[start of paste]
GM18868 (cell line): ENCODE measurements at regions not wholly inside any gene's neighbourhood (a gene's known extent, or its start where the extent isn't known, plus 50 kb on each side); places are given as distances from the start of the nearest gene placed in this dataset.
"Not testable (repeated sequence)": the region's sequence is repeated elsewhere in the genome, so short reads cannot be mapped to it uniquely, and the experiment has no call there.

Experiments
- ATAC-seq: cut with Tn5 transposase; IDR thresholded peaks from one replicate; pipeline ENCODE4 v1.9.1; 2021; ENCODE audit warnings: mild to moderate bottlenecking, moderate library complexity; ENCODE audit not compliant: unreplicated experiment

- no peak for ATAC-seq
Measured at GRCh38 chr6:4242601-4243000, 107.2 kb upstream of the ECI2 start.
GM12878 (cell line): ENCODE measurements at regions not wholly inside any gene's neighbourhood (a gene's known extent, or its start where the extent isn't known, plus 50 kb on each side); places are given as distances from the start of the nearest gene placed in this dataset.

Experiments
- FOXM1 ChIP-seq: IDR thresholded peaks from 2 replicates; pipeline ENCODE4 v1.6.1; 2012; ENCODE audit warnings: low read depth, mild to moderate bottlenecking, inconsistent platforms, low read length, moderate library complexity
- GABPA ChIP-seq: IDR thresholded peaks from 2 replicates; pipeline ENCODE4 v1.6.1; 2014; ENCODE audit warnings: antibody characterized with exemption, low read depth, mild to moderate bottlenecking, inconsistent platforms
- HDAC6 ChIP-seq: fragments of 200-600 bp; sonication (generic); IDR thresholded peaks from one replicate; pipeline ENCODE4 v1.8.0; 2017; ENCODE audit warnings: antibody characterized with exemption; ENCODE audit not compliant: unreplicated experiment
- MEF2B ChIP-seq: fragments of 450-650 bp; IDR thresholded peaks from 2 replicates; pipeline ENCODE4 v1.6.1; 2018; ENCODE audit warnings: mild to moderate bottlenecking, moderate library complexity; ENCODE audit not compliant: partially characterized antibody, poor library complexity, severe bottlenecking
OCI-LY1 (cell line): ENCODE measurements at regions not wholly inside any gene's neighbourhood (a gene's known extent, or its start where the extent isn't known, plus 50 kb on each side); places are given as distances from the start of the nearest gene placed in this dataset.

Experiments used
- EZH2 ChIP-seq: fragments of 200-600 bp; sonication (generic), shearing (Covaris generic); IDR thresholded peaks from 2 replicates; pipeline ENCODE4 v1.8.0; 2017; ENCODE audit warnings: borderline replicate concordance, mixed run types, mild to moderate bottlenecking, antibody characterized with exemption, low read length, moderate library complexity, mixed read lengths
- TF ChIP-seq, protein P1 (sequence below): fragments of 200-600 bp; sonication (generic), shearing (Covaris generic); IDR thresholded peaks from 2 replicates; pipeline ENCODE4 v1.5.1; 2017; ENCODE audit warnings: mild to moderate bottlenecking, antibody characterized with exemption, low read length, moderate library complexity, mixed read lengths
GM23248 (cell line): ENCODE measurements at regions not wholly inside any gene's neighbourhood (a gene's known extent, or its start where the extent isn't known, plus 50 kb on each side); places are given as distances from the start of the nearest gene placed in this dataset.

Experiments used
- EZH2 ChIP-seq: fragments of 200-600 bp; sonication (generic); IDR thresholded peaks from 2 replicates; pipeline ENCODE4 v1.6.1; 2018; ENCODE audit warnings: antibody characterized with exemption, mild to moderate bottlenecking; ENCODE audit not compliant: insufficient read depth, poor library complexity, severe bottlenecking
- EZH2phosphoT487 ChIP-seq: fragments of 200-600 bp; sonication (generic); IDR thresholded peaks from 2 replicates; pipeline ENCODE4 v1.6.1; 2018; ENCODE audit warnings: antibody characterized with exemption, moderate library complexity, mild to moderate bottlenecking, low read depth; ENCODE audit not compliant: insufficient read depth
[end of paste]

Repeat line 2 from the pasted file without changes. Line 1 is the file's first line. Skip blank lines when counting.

"Not testable (repeated sequence)": the region's sequence is repeated elsewhere in the genome, so short reads cannot be mapped to it uniquely, and the experiment has no call there.